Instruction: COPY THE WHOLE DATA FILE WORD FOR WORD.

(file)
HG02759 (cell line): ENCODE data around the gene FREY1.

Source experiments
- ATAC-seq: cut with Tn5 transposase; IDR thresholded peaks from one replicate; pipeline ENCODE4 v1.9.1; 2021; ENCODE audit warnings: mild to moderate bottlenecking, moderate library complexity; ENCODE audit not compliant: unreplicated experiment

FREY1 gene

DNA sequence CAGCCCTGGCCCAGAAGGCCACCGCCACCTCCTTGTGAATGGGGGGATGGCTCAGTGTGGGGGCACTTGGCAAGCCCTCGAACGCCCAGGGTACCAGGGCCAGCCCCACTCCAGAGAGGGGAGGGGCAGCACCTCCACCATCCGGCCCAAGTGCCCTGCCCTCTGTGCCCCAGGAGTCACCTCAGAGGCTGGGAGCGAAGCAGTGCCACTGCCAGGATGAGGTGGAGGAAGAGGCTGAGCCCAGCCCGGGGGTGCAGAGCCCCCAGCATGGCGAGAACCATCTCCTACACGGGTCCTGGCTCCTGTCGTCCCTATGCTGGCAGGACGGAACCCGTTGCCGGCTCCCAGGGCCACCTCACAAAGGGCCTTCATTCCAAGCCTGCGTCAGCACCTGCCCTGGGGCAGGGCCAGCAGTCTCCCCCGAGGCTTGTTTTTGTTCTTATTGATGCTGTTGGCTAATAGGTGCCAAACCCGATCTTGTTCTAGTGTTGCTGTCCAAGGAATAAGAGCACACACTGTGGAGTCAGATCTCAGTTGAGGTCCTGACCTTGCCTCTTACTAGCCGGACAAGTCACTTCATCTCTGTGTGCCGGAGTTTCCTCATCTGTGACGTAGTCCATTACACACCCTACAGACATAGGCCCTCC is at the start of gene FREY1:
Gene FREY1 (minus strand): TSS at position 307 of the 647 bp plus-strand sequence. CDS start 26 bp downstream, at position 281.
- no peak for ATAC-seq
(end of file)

HG02759 (cell line): ENCODE data around the gene FREY1.

Source experiments
- ATAC-seq: cut with Tn5 transposase; IDR thresholded peaks from one replicate; pipeline ENCODE4 v1.9.1; 2021; ENCODE audit warnings: mild to moderate bottlenecking, moderate library complexity; ENCODE audit not compliant: unreplicated experiment

FREY1 gene

DNA sequence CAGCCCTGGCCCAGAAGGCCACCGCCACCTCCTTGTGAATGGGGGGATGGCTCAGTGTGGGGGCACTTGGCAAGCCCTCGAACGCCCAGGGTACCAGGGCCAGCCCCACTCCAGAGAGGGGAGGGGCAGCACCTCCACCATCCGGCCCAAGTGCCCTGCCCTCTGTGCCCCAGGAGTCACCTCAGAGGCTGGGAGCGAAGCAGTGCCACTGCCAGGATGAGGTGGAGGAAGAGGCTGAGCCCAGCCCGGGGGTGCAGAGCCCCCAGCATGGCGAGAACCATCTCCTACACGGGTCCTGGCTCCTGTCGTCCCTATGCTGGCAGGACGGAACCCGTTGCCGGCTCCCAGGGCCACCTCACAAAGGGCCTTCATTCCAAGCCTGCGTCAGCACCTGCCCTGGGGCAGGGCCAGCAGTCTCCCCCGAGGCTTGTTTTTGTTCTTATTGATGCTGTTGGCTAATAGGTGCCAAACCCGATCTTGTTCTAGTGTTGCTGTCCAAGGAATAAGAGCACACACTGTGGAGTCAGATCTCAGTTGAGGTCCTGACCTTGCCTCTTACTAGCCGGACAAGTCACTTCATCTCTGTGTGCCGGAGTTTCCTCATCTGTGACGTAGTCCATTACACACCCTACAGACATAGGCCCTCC is at the start of gene FREY1:
Gene FREY1 (minus strand): TSS at position 307 of the 647 bp plus-strand sequence. CDS start 26 bp downstream, at position 281.
- no peak for ATAC-seq